The Significance of Death and Sex to William Shakespeare
In this essay, I will consider Death and Sin in Shakespearean drama and I would like to look at three of Shakespeare's tragic plays: "Hamlet", "Othello" and "King Lear".
Shakespeare uses many themes in all his play that attract audiences throughout history. The things he wrote about are as relevant now as they were in his time. Death and Sin were issues that are always around. In his plays, Shakespeare could comment on these things and make audiences see things that they could not before.
In Hamlet, we can see clear examples of Death and Sin as significant to Shakespearean drama.
The first thing that points to both death and sin is the inclusion of a ghost in the play. The presence of a ghost became a conventional element to revenge tragedy, wherein the ghost would reveal why it was in purgatory and therefore haunting whomever it was haunting. The haunting was usually of someone in the same family who would then feel forced into revenging the ghosts death, such as Hamlet was haunted by his father and subsequently killed Claudius, the murderer.
Death in the form of a ghost was popular to revenge tragedy and was easily recognised by an audience. Shakespeare was aware of what his audience were looking for in a play and what would hold their interest and the supernatural seemed to hold great importance and interest in Elizabethan times. A recognised signal of something unnatural, the introduction of the ghost so early on in the play signifies straight away that something bad has happened and that a sin has been committed.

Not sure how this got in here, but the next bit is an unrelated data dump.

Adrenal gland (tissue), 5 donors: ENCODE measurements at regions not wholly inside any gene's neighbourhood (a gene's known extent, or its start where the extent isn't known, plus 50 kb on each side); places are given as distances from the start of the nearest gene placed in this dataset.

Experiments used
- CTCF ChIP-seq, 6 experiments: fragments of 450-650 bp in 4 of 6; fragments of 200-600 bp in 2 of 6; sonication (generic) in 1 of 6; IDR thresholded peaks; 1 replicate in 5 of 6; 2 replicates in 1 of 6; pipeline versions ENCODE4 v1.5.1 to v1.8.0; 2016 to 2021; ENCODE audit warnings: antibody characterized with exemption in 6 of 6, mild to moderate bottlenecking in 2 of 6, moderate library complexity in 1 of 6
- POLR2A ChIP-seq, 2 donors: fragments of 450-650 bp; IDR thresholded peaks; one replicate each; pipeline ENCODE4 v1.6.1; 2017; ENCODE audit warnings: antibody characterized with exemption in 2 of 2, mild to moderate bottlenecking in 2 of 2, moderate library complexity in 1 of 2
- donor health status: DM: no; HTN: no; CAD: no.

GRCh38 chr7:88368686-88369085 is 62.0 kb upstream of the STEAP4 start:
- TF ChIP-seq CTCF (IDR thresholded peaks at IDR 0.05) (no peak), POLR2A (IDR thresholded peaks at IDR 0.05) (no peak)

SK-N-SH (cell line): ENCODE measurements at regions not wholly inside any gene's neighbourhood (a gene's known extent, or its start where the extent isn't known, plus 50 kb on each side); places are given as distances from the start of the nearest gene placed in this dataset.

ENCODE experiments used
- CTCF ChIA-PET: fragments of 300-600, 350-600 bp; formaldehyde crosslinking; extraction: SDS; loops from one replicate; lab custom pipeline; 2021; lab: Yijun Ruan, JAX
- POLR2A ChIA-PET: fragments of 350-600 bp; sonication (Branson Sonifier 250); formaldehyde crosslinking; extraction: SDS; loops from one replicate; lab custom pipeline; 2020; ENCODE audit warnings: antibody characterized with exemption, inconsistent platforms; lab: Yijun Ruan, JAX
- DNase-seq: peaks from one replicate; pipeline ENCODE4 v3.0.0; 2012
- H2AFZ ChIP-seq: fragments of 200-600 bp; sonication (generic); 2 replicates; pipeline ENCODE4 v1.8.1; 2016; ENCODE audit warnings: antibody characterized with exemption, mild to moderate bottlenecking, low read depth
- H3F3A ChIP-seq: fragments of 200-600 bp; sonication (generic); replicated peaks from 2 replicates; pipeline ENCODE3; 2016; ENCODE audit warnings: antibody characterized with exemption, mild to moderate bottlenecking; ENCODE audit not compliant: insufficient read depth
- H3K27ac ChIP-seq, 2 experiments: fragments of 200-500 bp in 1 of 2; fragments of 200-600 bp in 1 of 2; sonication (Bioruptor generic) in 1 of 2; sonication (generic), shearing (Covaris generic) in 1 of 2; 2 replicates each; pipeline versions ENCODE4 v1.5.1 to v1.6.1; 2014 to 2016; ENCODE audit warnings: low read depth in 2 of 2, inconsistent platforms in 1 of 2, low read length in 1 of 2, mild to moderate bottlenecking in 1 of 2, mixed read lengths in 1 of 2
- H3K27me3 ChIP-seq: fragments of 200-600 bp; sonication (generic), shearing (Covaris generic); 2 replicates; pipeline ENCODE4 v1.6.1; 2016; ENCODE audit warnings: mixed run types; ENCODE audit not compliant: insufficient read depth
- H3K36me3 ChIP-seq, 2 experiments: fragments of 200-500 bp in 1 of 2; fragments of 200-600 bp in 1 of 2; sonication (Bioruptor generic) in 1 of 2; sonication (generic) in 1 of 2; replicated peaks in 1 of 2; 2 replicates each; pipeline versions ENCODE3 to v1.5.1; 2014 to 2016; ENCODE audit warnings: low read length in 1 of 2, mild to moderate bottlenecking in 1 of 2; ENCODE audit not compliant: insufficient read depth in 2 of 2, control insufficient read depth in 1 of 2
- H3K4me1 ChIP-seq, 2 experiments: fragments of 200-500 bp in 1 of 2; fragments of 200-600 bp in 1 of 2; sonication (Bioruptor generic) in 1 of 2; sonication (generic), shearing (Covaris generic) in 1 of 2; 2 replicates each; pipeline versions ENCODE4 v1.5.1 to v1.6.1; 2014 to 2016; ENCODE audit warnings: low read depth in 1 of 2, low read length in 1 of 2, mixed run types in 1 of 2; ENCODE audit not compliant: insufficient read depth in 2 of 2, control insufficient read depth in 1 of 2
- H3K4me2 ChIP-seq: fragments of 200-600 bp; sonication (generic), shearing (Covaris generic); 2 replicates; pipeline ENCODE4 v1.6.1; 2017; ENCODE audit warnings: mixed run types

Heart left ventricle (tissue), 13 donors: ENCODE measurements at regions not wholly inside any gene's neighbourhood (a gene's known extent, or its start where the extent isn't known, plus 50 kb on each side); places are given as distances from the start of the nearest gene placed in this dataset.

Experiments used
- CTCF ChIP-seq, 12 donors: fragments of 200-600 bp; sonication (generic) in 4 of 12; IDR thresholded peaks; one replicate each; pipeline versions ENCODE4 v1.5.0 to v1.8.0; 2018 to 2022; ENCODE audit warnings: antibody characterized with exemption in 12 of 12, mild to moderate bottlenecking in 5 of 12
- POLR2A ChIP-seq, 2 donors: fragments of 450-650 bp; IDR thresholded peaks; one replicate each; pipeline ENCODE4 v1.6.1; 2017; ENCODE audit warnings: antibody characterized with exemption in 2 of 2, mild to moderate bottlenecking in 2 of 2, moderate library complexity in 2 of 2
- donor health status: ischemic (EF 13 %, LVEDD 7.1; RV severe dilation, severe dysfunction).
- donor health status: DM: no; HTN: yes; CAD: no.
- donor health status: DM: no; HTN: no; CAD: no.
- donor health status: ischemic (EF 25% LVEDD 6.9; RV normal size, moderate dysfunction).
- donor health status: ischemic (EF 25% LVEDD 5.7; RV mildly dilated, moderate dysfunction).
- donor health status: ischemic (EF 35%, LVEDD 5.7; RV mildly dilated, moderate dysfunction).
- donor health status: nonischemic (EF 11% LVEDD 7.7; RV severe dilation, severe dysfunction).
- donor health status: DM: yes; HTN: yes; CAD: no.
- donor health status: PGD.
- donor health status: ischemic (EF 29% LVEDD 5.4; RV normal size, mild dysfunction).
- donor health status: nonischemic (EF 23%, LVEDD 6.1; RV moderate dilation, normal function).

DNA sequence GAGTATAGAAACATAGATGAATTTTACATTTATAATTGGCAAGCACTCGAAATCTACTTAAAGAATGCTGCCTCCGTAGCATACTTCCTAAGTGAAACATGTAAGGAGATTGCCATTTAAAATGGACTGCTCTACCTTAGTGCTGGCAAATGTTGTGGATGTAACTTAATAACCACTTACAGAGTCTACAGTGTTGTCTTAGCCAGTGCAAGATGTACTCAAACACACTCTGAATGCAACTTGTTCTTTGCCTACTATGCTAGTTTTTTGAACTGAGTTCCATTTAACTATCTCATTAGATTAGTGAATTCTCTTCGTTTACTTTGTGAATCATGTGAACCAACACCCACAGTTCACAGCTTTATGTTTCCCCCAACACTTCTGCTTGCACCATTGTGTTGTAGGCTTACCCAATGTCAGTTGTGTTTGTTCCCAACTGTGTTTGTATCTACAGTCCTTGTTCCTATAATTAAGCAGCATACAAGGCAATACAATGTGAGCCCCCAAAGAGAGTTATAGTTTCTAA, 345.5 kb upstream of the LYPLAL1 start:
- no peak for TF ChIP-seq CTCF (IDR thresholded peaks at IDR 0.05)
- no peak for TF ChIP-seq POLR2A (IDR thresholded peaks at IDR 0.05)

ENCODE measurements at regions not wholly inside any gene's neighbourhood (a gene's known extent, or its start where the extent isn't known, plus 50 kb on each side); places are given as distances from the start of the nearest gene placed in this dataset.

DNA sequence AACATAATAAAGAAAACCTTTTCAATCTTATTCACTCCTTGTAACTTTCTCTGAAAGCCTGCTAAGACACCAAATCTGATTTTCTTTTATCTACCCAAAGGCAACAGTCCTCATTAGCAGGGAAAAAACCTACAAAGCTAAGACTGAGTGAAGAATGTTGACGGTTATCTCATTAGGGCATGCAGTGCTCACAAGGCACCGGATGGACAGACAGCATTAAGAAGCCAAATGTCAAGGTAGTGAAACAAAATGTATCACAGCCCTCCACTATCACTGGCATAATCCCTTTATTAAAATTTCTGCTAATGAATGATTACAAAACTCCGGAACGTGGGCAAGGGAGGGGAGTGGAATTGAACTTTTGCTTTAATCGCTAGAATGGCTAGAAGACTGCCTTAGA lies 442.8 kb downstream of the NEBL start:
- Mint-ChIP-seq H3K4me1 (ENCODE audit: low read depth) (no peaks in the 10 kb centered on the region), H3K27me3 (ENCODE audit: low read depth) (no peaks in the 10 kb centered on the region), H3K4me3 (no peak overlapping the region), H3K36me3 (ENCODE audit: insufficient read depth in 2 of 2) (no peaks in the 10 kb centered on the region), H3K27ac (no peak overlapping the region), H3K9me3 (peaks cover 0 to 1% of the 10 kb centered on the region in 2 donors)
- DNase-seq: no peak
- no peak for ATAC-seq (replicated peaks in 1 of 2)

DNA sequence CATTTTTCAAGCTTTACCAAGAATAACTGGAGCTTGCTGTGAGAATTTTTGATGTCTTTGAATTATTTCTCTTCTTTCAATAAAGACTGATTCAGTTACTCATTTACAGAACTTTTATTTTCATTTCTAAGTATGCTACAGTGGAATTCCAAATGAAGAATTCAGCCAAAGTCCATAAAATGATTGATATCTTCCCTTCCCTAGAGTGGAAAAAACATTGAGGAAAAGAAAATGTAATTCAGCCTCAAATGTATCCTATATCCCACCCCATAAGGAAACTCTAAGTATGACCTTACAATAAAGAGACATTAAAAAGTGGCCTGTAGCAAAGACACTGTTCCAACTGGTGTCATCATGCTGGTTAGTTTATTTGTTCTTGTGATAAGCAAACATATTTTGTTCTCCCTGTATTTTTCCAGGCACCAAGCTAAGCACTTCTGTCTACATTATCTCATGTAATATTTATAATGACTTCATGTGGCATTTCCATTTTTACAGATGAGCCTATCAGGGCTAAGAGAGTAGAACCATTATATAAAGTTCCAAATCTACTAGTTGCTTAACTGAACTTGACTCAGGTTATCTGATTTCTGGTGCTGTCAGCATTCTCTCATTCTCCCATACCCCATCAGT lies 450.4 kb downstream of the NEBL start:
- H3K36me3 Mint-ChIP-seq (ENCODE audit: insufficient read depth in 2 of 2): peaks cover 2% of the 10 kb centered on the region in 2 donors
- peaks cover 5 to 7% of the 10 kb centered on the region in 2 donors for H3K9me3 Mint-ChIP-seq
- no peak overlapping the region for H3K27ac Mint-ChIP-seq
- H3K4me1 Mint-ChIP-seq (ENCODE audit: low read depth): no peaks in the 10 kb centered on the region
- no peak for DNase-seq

Hamlet himself describes in Act Once scene one that
" All is not well.
I doubt some foul play."
(Lines 255 --6)
... middle of paper ...
...ed for it.
In "King Lear", the dramatic chain of events resulting in so many sinners' deaths shows that cause and effect really does exist and that the two work together. Shakespeare was clever in the way he wove both elements into his plays. One didn't seem to be able to exist without the other.
I am not sure what audiences expected in Elizabethan times, but I am sure that entertainment was a vital element of expectation. Shakespeare wrote plays that reflected real life situations, such as that of Iagos jealousy, and showed what he believed would happen as his course of action continued. The anticipation of a play depends on its genre: tragedy, historical, comedy and so on. I believe death and sin are expectations for a tragic play, such as the ones I have looked at in this essay and I think that without them, the audience would be disappointed in the play.